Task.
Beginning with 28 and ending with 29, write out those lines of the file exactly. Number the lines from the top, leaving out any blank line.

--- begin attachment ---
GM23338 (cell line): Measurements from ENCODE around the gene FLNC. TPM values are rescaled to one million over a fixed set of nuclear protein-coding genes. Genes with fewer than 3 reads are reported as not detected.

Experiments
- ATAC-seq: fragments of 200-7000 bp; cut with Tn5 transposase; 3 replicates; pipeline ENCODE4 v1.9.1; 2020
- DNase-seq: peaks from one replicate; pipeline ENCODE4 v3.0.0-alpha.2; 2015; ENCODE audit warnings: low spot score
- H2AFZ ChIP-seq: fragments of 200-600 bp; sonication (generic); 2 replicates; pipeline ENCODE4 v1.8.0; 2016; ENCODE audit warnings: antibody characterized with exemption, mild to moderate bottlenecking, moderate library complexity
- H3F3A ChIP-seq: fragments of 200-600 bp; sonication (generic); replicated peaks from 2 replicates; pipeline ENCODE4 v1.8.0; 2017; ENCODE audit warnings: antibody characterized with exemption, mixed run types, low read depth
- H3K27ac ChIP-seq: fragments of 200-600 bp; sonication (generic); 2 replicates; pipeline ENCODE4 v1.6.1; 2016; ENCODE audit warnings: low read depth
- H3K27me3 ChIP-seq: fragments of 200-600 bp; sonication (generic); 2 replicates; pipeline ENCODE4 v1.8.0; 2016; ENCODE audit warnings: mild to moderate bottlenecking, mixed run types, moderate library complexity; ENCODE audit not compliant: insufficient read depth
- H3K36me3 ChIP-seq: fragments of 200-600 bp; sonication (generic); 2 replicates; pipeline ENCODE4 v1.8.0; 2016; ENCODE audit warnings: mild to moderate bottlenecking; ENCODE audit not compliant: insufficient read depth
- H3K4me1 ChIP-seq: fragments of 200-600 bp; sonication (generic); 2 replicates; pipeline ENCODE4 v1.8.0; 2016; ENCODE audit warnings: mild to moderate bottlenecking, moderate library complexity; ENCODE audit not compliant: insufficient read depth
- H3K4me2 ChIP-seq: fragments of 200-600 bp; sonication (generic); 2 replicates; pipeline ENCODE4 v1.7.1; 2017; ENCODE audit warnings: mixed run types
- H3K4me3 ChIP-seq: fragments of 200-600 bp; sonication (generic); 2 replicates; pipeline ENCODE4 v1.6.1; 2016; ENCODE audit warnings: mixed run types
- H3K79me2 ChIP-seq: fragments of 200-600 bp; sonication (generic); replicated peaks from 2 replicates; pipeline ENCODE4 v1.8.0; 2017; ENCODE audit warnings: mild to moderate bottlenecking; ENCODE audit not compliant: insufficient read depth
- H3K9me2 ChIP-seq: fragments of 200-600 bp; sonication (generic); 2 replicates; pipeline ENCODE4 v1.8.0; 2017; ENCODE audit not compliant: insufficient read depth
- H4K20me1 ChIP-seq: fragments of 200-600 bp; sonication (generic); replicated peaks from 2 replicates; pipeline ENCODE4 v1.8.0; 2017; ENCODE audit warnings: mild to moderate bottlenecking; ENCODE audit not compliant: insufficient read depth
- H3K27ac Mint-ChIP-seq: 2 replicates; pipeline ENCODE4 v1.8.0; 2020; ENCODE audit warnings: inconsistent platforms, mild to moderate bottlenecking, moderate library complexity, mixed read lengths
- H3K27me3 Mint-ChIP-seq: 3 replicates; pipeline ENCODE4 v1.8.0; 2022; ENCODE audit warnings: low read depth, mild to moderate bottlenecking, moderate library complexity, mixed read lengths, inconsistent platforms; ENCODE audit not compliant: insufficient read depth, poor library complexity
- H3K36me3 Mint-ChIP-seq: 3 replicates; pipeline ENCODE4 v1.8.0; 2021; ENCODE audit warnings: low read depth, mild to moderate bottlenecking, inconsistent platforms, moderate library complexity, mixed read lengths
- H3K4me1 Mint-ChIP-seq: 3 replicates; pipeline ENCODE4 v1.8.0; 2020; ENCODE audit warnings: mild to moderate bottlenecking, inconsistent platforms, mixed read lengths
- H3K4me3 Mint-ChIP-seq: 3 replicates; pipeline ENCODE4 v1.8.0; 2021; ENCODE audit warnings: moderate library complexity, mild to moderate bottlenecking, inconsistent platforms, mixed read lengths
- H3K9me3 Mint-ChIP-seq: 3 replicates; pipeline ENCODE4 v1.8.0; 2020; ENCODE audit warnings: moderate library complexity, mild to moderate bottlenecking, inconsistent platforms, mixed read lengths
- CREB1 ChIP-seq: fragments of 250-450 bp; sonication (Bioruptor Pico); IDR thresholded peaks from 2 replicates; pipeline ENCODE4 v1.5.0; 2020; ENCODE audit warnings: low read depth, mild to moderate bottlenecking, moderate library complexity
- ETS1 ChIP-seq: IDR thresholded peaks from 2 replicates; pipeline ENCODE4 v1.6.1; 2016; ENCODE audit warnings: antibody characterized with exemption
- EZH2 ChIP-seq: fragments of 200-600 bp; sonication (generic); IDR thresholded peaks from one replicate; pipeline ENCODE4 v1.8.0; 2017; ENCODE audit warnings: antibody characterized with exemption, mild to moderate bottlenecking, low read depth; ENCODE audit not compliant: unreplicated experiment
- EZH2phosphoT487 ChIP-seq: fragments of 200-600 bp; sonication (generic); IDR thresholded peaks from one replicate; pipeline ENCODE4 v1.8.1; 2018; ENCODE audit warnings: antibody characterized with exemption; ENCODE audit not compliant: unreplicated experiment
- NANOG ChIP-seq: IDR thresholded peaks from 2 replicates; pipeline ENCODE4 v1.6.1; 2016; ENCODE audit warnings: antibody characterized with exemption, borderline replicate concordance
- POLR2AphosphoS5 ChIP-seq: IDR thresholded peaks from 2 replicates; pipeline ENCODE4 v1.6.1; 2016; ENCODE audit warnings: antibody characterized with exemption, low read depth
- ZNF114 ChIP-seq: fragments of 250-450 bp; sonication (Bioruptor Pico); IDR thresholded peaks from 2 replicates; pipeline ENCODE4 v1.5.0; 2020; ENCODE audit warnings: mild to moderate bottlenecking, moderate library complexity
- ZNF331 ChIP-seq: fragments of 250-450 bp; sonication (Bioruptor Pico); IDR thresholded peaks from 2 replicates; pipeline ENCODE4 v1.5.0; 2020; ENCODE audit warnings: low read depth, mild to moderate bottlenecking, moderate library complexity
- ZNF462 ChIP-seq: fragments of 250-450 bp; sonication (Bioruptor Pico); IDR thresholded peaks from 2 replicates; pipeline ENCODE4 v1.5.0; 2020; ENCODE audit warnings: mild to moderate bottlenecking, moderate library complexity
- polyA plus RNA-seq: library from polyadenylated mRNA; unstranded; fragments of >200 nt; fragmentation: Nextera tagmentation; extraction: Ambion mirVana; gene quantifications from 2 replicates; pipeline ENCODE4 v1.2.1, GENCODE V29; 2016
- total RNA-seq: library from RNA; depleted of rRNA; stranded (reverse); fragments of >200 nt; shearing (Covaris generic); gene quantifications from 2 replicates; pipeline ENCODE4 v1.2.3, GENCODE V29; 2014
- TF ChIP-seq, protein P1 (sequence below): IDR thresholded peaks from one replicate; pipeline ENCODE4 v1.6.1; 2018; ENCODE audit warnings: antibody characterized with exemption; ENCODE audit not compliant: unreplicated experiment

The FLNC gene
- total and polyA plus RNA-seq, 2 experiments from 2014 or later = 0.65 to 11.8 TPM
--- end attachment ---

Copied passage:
- ZNF114 ChIP-seq: fragments of 250-450 bp; sonication (Bioruptor Pico); IDR thresholded peaks from 2 replicates; pipeline ENCODE4 v1.5.0; 2020; ENCODE audit warnings: mild to moderate bottlenecking, moderate library complexity
- ZNF331 ChIP-seq: fragments of 250-450 bp; sonication (Bioruptor Pico); IDR thresholded peaks from 2 replicates; pipeline ENCODE4 v1.5.0; 2020; ENCODE audit warnings: low read depth, mild to moderate bottlenecking, moderate library complexity